NZTA drops appeal for Grace land
The New Zealand Transport Agency has dropped its appeal against a Maori Land Court decision that writer Patricia Grace's ancestral land in Waikanae become a Maori reservation.
In March, the Maori Land Court upheld Grace's application for her 5770-square-metre parcel of land north of Waikanae River to become a Maori reservation. The land was required for the Kapiti expressway.
The land had been passed down to her from her great-great-grandfather Wiremu Parata Te Kakakura, who donated substantial parcels of land to establish the township.
NZTA lodged an appeal against the decision, but has now said it is no longer pursuing it.
Grace also won a case heard in the Environment Court in April, against the Crown seizing her land. In their decision, Judge Craig Thompson and commissioners Kevin Prime and David Kernohan acknowledged the historical significance of the land.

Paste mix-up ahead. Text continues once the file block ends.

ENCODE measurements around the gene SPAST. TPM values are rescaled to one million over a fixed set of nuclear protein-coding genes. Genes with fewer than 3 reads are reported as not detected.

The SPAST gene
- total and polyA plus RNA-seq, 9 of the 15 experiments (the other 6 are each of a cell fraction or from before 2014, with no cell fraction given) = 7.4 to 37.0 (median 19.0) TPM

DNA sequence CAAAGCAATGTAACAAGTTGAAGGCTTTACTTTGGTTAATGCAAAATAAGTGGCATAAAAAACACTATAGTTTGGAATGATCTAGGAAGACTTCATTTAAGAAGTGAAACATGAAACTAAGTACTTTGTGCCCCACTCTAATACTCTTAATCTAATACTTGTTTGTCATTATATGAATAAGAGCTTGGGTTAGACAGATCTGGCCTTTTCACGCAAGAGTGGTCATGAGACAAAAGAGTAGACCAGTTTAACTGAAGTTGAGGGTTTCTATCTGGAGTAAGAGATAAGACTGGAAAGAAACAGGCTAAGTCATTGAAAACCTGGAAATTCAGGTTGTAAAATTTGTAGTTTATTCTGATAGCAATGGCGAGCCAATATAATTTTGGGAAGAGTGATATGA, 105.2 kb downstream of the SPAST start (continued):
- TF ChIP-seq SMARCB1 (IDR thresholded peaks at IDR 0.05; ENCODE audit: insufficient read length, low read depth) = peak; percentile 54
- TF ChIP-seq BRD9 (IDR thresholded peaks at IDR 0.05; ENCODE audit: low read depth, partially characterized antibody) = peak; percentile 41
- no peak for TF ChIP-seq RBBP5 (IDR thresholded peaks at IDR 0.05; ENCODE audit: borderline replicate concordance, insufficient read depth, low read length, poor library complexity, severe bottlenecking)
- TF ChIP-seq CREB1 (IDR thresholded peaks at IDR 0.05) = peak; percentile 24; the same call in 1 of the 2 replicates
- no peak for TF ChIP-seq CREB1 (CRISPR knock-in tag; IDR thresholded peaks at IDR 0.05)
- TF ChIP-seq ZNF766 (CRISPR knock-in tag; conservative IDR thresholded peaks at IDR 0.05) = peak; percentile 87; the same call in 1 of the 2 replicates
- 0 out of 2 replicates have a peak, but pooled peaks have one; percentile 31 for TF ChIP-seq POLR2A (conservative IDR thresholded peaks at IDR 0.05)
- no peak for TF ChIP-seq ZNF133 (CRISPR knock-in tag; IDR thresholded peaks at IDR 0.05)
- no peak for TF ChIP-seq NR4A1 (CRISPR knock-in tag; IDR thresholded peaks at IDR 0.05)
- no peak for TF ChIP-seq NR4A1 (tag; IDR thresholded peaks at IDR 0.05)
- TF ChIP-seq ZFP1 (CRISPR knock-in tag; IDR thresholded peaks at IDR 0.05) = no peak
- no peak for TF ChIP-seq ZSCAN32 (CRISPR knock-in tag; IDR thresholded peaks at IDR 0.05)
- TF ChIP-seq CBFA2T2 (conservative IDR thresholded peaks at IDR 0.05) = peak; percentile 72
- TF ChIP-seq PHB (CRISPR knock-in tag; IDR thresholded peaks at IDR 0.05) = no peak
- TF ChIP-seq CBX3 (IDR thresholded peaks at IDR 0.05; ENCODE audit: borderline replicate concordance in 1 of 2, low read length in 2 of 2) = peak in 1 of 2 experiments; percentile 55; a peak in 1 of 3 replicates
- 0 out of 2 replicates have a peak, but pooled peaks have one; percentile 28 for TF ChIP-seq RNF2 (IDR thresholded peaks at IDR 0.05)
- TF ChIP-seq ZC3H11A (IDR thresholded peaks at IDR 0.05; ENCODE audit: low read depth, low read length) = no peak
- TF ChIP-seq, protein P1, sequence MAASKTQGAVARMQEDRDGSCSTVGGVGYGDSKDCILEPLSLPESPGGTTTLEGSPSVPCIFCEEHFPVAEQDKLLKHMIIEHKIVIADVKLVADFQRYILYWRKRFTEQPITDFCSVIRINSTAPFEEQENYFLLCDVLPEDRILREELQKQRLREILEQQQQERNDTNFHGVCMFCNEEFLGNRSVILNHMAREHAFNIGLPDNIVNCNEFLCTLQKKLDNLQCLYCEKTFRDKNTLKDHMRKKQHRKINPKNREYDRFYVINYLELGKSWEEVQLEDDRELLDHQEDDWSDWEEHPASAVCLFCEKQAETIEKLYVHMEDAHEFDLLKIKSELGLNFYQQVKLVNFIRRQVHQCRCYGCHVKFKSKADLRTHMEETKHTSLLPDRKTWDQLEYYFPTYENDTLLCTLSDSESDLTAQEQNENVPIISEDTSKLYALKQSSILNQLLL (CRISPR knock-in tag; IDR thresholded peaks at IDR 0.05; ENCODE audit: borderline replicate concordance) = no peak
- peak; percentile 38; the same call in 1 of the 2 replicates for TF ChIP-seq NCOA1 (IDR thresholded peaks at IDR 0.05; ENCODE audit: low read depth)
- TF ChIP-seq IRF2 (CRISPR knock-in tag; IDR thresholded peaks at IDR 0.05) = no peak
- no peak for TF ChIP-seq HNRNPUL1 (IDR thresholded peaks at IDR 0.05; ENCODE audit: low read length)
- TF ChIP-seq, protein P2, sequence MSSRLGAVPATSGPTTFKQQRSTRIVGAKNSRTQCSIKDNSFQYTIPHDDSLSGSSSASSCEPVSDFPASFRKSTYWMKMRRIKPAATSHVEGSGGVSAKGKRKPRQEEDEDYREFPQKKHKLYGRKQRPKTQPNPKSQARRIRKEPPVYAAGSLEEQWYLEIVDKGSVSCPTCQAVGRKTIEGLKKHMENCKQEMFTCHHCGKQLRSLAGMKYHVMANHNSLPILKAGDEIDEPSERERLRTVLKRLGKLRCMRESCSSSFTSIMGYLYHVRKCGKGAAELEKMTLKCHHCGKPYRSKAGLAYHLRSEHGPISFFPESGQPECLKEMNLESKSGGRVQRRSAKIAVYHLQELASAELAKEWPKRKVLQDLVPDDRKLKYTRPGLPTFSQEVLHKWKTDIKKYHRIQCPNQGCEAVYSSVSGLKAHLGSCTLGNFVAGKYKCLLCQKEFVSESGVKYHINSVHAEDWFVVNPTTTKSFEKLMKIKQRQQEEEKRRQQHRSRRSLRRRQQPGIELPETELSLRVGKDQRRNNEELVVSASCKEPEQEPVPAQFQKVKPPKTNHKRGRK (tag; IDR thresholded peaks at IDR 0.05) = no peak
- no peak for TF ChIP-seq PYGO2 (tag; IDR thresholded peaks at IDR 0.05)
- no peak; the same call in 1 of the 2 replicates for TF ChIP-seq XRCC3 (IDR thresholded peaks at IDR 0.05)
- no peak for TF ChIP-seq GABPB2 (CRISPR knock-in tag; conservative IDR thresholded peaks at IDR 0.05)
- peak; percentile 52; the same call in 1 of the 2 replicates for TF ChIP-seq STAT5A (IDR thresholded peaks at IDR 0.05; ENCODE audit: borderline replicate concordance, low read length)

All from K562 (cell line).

During the Environment Court hearing, Crown lawyer Malcolm Parker said changing the route could cost taxpayers an extra $16 million. Of six routes considered, the one involving Grace's land affected the smallest amount of Maori and waahi tapu land.
NZTA said yesterday that no decisions had been made yet about any changes or adjustments to the route.
"The Transport Agency is in discussions with a number of parties and it would be inappropriate for us to discuss these private matters until they are concluded.
"We continue to work in good faith with Mrs Grace to find a solution that is beneficial to all. When decisions are made, they will be released to the public."
Grace did not wish to comment.
The Dominion Post